There still remains the fact that within each genotype group, the age-related changes in NMDA receptor binding differed in magnitude from the changes in GluN1 mRNA (i.e., in the knockouts, when GluN1 mRNA decreased significantly with increased age, the NMDA-displaceable glutamate binding was not significantly different across ages and vice versa in the controls). Several possibilities might explain this opposing relationship: (i) the decline in GluN1 subunit expression could preferentially affect certain splice variants that could lead to an increase in agonist affinity for the receptor (115
) in GHRKO mice, (ii) mRNA expression could be inversely related to the protein expression of the GluN1 subunit, or (iii) there may be other associated changes in the GluN2 family of NMDA receptor subunits that could have influenced either the number or the affinity of glutamate binding sites.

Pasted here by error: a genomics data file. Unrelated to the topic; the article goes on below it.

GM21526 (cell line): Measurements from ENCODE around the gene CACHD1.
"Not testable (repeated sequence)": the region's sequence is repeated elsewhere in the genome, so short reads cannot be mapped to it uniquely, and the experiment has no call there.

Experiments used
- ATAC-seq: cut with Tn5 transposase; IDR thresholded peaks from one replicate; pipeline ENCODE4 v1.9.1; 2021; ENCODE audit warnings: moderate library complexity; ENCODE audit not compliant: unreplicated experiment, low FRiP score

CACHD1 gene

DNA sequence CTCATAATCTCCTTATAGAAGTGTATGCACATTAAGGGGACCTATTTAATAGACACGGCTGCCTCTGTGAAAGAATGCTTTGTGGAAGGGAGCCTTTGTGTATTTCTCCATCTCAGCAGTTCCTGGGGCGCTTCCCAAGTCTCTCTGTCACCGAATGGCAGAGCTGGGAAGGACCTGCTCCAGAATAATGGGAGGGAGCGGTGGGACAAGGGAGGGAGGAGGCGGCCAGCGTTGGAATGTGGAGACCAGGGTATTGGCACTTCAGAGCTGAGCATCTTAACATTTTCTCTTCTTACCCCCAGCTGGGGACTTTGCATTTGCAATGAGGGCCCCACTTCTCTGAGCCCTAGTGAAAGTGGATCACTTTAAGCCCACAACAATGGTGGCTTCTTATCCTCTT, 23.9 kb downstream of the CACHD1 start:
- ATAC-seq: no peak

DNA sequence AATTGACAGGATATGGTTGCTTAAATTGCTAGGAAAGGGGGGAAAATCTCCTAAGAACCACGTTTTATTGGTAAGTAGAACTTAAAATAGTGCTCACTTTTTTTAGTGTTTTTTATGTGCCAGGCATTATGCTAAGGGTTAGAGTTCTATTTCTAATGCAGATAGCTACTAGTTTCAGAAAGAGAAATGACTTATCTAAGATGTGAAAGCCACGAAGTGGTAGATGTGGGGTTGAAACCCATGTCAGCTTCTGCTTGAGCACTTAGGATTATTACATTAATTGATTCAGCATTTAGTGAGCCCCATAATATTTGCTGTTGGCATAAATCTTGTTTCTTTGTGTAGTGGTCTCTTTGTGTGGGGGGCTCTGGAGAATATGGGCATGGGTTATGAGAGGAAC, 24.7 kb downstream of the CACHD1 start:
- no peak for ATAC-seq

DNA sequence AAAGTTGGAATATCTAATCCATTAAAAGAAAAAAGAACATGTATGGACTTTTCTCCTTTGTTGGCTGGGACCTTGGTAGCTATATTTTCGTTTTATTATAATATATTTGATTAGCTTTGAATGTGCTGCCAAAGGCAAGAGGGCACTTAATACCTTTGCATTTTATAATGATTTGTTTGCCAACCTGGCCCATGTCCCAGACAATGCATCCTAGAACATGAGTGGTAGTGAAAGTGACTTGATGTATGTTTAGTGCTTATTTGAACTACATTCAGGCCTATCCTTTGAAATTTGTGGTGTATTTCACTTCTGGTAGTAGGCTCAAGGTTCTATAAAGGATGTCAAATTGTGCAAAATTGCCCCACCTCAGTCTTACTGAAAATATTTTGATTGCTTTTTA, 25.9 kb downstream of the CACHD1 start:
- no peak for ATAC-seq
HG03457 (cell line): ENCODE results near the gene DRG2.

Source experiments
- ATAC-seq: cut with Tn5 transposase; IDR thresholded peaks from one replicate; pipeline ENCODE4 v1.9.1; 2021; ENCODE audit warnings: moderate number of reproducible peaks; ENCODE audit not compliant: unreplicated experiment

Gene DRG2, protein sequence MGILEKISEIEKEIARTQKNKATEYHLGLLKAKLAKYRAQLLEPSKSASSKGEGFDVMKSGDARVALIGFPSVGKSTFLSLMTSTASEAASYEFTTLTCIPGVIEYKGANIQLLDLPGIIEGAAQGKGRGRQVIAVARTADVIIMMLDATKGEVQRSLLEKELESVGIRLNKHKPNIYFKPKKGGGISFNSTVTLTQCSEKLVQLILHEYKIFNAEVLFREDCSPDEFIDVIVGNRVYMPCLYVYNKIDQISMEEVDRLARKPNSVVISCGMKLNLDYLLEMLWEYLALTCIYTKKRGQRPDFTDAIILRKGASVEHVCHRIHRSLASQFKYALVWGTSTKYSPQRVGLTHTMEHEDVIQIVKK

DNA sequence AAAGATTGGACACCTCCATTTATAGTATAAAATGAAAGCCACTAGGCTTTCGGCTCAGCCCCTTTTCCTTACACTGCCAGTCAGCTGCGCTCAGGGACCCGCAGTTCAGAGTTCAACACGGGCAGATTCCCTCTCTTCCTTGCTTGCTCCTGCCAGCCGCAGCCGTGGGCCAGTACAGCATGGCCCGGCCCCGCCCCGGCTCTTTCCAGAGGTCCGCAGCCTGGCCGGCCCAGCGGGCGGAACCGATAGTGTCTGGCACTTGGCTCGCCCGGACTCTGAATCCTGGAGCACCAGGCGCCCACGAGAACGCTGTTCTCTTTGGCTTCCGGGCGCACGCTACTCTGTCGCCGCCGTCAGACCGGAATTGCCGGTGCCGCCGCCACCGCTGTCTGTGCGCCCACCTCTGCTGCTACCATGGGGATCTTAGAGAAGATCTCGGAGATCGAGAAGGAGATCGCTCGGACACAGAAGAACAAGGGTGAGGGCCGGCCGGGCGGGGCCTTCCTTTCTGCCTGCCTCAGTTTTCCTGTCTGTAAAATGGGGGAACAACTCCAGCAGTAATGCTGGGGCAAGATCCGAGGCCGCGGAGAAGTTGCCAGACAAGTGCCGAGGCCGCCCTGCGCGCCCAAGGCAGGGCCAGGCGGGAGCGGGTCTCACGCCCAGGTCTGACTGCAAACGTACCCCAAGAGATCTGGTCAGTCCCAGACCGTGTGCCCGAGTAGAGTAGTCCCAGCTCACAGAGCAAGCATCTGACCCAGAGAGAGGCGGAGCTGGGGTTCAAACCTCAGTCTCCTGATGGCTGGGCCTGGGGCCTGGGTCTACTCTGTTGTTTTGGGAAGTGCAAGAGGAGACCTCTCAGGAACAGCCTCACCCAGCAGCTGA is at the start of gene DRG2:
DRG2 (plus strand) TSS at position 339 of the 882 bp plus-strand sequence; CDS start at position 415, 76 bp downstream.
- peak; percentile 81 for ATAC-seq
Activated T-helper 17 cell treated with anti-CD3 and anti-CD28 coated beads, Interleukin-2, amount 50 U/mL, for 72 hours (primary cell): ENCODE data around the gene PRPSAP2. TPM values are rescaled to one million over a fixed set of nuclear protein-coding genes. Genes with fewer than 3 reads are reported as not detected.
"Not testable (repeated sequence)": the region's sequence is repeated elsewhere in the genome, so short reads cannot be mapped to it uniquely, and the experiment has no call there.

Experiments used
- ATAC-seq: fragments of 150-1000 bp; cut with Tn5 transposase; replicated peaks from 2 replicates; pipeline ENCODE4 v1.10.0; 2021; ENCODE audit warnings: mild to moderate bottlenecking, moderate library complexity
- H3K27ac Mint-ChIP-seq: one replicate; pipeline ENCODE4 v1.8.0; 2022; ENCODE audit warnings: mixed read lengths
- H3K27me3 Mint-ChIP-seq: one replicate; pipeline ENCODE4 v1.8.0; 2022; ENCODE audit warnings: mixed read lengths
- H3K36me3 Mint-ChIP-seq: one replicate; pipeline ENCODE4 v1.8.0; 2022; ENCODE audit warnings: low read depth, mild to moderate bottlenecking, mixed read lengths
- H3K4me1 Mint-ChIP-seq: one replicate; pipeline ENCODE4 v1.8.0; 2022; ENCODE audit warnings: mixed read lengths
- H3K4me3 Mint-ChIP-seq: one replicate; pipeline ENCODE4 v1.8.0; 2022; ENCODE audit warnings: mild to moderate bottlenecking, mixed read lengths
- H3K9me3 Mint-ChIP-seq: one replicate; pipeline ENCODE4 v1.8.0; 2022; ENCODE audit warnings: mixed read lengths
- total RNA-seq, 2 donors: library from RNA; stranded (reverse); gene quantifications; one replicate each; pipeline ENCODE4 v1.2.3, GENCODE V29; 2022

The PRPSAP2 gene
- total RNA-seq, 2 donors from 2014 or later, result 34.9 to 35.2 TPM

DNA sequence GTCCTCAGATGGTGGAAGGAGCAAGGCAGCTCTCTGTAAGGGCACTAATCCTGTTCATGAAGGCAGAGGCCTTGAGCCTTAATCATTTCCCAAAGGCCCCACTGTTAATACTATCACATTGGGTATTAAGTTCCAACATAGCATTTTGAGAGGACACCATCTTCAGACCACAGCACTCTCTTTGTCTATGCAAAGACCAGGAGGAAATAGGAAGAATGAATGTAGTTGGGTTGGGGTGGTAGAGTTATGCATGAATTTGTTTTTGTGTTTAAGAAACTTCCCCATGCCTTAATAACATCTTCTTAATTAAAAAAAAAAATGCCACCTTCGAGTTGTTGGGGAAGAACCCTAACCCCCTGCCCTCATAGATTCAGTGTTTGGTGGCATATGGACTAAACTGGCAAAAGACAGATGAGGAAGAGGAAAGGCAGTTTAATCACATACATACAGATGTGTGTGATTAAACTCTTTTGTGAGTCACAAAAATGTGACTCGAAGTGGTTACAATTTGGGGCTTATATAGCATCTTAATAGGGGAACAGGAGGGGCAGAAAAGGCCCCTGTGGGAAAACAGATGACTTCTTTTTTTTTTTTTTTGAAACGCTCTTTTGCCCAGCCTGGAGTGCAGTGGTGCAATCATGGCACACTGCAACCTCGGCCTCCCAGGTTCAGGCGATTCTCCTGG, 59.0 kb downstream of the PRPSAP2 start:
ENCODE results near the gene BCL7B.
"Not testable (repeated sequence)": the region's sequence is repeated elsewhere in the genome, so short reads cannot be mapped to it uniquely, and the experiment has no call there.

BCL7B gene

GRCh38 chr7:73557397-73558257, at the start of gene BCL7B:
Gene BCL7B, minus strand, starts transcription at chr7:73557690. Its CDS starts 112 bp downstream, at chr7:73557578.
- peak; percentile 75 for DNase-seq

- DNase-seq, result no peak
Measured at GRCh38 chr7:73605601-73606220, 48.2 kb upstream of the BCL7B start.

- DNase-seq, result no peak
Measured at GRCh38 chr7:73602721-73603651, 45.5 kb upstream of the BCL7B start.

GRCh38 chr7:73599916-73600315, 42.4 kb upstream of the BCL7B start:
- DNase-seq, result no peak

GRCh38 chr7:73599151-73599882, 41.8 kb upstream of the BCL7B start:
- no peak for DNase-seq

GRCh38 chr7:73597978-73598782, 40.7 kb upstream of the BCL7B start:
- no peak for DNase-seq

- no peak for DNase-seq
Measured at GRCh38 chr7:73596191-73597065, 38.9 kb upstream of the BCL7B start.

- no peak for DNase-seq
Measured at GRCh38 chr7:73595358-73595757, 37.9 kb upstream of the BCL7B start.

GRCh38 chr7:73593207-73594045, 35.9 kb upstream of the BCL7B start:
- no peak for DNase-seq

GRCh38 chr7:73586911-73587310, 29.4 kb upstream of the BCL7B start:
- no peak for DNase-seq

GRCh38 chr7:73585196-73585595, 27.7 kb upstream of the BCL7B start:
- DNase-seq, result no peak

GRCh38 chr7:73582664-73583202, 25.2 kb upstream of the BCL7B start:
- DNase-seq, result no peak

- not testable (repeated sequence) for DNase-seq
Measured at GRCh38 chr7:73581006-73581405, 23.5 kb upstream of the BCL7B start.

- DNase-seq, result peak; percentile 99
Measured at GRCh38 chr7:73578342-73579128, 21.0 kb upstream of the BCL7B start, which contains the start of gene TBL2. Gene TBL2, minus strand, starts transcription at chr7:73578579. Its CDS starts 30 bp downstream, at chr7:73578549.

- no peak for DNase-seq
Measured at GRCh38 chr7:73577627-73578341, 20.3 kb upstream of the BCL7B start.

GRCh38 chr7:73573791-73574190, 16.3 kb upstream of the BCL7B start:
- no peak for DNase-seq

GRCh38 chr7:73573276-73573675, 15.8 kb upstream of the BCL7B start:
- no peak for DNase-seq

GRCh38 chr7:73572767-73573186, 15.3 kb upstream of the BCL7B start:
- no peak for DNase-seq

Growth hormone treatments in normal Sprague–Dawley rats lead to declines in GluN1 subunit mRNA in young rats and increases in middle-aged rats (116
). In Brown Norway rats, growth hormone treatment enhances microvascular density and spatial working and reference memory (117
). Aged Fischer 344 × Brown Norway F1 rats, however, show no influence of insulin-like growth factor-1 on GluN1 subunit expression, despite improvements in GluN2A and GluN2B subunits (78
). These results suggest that growth hormone and its downstream factors can be beneficial during aging in rodents, but do not consistently act on the GluN1 subunit. The use of GH in aged humans is not currently recommended by the Growth Hormone Research Society, but they do encourage further study in model systems, such as the GHRKO mouse (118